Twenty-two years ago, the car wash industry began a journey based on a fledgling development idea of Mike Mountz, who became the 2010 Car Wash Hall of Fame inductee several years later. Mike had observed an airport people mover in operation and it crossed his mind that what he was watching could be a real boost in productivity if it could be adapted to transporting his team alongside the vehicles they were processing in the finishing and detailing operations of his business. Over the next few years, that initial concept went through a few iterations to become the people mover detail belt in today’s expanding express detail operations.


While the adaptation of the belt conveyor to detailing was new, the basic technology was not. Plastic chain conveyors were commercialized in the 1950s as the engineering plastics industry developed. Before the car wash industry “discovered” plastic chain conveyors, the concept was commonplace in automotive assembly plants. The fundamental design and application parameters were already known and were transferred from car assembly to car detailing.

In the next several years, after the detail belt was introduced, there was experimentation and development in the wet side of car washing. Even that idea wasn’t without precedent. A car wash belt conveyor was built in Chicago a century ago, in the twenties, with a wooden belt. The idea did not catch on, and the concept went into hibernation. As the concept was resurrected with plastic chain in the first years of the 21st century, what quickly became evident was that car washing could not adopt a direct application of car-assembly-plant technology. The chemical environment, the operational environment, and the consumer environment were different from the industrial and detail applications. Things that component vendorsrecommended did not work — or at least were not durable — and nobody had the answers or experience. The first dual belt conveyors forwash operations started up in 2004 and 2006. At that time, the belt was good for about a quarter million washes. The customer-experience advantages were already very evident, but the longevity and investment economics were questionable.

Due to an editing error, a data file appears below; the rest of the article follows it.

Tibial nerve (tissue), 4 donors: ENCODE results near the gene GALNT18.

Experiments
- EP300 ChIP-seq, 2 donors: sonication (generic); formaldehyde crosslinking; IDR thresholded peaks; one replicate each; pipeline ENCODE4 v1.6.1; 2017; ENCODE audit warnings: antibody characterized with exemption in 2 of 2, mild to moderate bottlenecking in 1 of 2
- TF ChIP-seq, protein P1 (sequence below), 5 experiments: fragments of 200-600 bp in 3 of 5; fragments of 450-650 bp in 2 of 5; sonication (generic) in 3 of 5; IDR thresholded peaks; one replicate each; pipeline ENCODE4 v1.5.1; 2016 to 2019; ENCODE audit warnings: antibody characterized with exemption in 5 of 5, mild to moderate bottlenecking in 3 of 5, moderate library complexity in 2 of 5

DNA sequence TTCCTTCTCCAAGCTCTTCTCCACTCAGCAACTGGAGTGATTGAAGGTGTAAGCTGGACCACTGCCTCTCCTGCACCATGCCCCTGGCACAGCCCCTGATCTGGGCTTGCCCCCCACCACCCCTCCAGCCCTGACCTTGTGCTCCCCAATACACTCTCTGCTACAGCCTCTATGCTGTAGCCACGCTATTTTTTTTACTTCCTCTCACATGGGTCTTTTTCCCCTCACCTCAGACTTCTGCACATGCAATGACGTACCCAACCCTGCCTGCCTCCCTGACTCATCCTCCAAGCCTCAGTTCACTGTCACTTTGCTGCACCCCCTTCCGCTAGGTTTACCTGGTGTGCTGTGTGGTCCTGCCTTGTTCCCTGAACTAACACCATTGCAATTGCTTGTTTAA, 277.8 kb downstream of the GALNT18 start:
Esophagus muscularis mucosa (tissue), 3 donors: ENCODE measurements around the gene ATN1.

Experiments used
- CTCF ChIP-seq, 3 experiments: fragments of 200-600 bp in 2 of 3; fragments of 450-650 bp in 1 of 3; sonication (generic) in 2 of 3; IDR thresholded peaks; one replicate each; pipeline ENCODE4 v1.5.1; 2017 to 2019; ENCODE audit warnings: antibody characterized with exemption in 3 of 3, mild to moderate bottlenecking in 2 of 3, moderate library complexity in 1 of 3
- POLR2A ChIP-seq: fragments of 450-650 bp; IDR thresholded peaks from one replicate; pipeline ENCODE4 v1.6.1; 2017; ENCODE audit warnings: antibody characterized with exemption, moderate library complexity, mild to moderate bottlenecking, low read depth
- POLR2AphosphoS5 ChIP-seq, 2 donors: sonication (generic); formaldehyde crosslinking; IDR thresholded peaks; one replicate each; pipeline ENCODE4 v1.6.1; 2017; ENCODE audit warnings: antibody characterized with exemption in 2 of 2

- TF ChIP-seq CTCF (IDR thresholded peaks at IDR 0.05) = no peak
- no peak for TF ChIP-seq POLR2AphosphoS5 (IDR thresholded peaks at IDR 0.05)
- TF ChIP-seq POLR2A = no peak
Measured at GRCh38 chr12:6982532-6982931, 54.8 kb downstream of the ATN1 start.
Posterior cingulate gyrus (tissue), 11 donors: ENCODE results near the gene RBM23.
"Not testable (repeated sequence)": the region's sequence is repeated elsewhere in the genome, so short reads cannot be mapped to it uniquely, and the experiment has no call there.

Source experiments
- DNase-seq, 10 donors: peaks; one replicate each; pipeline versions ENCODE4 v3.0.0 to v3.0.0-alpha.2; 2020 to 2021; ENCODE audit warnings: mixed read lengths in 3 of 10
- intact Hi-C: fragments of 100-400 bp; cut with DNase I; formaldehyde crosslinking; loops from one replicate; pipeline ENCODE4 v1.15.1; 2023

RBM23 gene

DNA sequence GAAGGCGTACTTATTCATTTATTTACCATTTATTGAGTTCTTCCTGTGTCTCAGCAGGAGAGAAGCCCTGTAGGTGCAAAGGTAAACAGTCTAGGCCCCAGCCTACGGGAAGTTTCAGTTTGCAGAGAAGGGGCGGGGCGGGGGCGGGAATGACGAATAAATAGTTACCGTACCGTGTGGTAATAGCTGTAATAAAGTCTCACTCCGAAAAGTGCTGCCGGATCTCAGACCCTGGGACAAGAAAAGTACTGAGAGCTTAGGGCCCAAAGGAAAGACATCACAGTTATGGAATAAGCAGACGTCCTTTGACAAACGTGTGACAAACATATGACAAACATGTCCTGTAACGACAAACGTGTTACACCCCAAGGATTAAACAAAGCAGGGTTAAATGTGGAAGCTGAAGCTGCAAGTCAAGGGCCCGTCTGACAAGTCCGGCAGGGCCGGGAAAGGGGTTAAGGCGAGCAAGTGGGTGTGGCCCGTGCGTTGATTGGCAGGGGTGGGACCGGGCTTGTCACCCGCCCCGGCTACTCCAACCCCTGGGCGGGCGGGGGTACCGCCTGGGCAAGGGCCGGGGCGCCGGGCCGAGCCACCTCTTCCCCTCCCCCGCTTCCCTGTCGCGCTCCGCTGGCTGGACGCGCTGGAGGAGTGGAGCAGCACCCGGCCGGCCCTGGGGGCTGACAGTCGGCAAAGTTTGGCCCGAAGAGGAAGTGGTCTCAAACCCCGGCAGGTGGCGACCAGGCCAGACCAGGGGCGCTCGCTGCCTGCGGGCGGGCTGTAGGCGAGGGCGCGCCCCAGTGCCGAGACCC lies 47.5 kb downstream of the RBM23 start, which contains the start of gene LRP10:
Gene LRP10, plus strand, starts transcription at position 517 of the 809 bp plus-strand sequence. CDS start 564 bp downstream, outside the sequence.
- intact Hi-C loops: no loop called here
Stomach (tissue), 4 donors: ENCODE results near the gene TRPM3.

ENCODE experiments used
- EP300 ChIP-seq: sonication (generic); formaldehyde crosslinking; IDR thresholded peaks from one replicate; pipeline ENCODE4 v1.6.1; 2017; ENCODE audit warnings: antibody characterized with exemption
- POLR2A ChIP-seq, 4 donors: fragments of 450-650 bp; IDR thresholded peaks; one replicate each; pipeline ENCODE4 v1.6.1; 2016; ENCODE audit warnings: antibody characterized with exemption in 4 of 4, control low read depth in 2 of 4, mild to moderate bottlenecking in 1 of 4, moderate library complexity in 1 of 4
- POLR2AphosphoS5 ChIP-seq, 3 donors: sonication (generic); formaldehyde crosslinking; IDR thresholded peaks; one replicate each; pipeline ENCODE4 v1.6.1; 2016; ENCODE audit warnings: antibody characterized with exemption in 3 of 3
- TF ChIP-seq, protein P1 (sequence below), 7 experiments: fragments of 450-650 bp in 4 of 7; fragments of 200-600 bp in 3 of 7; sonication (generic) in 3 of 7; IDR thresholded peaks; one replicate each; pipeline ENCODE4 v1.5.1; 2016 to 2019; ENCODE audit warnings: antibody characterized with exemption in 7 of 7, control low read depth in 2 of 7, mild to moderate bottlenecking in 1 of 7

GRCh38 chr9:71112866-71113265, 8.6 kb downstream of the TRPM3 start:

Today, there are lots of numbers driven by the development efforts of the last two decades:
• The number of car wash belt conveyors installed around the world is approaching 800.
• The record for monthly wash volume on a single belt is 63,472.
• The wash record for a single belt in a single day is 3,255 washes.
• The longevity record for the plastic chain before replacement is currently 1.2 million washes. Service life has improved to where 800,000 washes are routine, and some washes with precise maintenance programs and operating procedures are exceeding a million washes.
• Several other Car Wash Hall of Fame inductees have converted to belt conveyors based on customer experience and preference, as well as the economics. They calculate, measure, and report numbers like two-year investment payback, 13 percent ROI, 20 percent productivity improvement, and 15-year service life of the entire installation.

So, what changed? Well, obviously, the numbers above have changed. But what drove those numbers? Development; experience — customer experience, operator experience, and manufacturer experience — adaptation; design; data; observation; trial and error; failure; and success. All of that takes time and investment. What has come out of it is a body of knowledge — car wash knowledge — that only washing cars can give you. These are all elements of advancements that matter.


Over the past decade, the concept had to be executed and proven. As with any change that upsets the status quo, there have been lots of opinions, and all short of facts and data to support them. Facts and data on any new idea, any new theory only come with action and experience. There have been lots of opinions erroneously stated as fact. At first, the popular claim of antagonists was that unlike a chain and roller conveyor, the car wasn’t always in the same spot side-to-side on a belt, so the brushes couldn’t clean the car. But when was the passenger side of the car ever in the same place? It didn’t even make sense, but the nay-sayers had to come up with something. Then there was the claim that without rolling wheels, you couldn’t use a tire brush and it left the tires dirty. But when was the last time you had a serious customer complaint that their black rubber tires weren’t quite clean? Customers today don’t even care about their tires; they want their wheels clean, which are better cleaned by high chemistry and high pressure than a tire brush anyway. To people experienced in car washing, you can see that those claims don’t matter.